B.S. Chemical Engineering, Seoul National University, 2018
Minju received her B.S. in Chemical and Biological Engineering from Seoul National University in 2018. As an undergraduate, Minju worked in Prof. Kookheon Char’s group studying inverse-vulcanization of elemental sulfur with a dual-reactive monomer such as Allyl Glycidyl Ether. She also studied the synthesis of sulfur copolymer nanoparticles via interfacial polymerization in water. Minju is currently studying the selective electrochemical oxidation of olefins. Minju is a recipient of the Kwanjeong Educational Foundation scholarship.
B.S. Chemical Engineering, Georgia Institute of Technology, 2016
Nathan received his B.S. in Chemical Engineering from the Georgia Institute of Technology in 2016. As an undergraduate, Nathan worked in Dr. Jean-Luc Brédas’ lab studying the electronic and vibrational properties of donor-acceptor molecular crystals using ab initio quantum mechanical computations. He also spent one summer as a process engineering intern for Dow Corning. His current research focuses on developing catalysts which can operate in new architectures for the electrochemical reduction of carbon dioxide. Nathan is a recipient of a National Science Foundation Graduate Research Fellowship.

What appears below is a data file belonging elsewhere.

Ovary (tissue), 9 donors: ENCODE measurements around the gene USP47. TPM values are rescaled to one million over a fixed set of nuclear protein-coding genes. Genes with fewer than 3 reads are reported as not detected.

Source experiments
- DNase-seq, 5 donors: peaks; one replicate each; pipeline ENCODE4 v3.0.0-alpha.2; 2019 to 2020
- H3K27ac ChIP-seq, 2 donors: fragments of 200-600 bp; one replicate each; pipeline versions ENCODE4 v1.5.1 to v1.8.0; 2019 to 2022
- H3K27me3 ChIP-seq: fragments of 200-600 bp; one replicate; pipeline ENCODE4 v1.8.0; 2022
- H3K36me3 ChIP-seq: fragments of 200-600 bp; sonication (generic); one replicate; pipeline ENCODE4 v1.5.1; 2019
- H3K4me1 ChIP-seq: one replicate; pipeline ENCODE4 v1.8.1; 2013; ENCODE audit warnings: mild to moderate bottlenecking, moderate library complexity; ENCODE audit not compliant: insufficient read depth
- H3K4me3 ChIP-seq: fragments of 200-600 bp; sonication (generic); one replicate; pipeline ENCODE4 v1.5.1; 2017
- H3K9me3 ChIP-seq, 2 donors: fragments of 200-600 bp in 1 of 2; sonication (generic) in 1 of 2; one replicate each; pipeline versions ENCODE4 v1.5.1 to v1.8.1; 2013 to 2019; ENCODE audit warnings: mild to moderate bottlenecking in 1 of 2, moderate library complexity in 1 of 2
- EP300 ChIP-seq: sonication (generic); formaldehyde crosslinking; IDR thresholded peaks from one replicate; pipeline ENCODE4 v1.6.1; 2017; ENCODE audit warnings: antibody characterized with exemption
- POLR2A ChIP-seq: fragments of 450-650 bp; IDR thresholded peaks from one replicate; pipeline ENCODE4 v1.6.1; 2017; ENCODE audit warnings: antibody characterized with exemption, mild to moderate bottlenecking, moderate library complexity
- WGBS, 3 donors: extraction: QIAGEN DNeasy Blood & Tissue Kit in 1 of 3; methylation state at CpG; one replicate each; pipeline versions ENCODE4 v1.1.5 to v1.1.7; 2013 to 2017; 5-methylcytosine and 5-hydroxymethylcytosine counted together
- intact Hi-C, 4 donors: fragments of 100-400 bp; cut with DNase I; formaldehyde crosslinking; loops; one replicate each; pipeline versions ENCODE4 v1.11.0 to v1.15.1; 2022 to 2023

B.Eng. Chemical Engineering, University of Delaware, 2016
B.S. Chemistry, University of Delaware, 2016
Nik received a B. Eng. in Chemical Engineering and a B.S. in Chemistry with a minor in Computer Science from the University of Delaware in 2016. Nik received a B. Eng. in Chemical Engineering and a B.S. in Chemistry with a minor in Computer Science from the University of Delaware in 2016. As an undergraduate, he worked with Dr. Joseph Fox studying catalytic interconversion of tetrazines and dihydrotetrazines. He also spent a summer as a process engineering intern at DuPont. Nik is currently developing new catalysts for electrochemical reduction of nitrogen to ammonia, with the support of a National Science Foundation Graduate Research Fellowship.